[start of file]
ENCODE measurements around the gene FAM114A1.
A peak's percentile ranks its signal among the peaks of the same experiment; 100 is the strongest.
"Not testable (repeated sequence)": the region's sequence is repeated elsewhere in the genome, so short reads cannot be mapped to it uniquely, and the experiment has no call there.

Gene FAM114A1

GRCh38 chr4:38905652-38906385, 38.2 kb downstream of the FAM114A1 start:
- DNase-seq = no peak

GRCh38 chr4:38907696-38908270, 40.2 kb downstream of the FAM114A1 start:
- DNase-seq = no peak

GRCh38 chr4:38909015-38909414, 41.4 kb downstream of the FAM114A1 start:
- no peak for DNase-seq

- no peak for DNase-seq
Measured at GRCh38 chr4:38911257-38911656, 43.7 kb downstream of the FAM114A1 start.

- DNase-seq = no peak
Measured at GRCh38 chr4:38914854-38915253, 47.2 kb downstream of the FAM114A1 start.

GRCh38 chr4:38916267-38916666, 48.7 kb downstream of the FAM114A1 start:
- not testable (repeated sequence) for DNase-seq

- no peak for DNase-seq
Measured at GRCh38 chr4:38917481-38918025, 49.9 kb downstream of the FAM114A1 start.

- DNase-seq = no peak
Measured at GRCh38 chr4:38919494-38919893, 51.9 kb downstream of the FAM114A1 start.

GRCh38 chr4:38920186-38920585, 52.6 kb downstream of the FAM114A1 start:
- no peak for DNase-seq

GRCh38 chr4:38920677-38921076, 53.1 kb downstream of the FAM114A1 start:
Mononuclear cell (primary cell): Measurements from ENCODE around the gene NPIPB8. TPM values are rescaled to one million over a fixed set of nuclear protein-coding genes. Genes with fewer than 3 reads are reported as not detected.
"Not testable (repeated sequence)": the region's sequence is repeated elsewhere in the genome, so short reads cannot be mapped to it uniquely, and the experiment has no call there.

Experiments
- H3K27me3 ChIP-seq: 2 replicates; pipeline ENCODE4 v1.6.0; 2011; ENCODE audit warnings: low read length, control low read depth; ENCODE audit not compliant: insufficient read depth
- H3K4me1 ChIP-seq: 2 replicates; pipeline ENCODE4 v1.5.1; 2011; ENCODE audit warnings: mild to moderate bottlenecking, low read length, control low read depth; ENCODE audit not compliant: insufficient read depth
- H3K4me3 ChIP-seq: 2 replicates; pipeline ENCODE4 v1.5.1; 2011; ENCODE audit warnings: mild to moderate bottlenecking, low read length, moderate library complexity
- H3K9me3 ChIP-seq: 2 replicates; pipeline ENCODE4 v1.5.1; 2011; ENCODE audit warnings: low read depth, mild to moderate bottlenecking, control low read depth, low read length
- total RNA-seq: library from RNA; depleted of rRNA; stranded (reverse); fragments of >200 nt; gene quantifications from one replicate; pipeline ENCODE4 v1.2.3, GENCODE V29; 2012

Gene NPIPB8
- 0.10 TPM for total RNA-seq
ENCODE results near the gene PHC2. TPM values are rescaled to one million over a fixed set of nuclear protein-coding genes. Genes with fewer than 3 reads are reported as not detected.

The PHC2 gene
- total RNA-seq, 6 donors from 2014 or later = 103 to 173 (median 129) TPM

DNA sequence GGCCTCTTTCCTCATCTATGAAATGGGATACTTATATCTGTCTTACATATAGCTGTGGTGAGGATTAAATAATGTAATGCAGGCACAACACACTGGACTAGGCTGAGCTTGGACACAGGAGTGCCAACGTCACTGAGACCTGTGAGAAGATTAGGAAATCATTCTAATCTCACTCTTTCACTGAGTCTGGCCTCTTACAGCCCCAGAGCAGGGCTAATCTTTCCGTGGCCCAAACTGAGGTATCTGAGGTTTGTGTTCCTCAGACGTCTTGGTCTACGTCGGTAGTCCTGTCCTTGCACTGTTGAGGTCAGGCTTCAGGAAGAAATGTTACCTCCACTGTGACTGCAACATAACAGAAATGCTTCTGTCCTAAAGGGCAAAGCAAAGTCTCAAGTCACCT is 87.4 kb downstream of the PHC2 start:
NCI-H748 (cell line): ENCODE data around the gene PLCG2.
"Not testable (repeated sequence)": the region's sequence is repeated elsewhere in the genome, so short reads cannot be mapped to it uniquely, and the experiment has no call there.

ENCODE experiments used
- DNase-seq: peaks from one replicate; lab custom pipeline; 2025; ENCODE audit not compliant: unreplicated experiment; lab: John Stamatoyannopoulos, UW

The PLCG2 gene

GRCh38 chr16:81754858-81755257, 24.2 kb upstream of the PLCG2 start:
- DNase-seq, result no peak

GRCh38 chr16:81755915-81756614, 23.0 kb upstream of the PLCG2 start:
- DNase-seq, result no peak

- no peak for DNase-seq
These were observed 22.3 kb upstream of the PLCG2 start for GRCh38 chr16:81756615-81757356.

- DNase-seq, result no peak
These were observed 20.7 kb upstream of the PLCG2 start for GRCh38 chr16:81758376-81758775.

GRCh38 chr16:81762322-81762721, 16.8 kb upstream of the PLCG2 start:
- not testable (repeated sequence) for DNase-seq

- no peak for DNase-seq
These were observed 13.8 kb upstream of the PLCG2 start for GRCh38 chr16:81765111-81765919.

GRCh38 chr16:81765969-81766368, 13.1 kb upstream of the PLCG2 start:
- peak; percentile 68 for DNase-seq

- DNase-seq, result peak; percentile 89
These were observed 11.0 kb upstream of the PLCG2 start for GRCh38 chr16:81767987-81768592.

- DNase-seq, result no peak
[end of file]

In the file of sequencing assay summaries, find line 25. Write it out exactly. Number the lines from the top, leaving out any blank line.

"Not testable (repeated sequence)": the region's sequence is repeated elsewhere in the genome, so short reads cannot be mapped to it uniquely, and the experiment has no call there.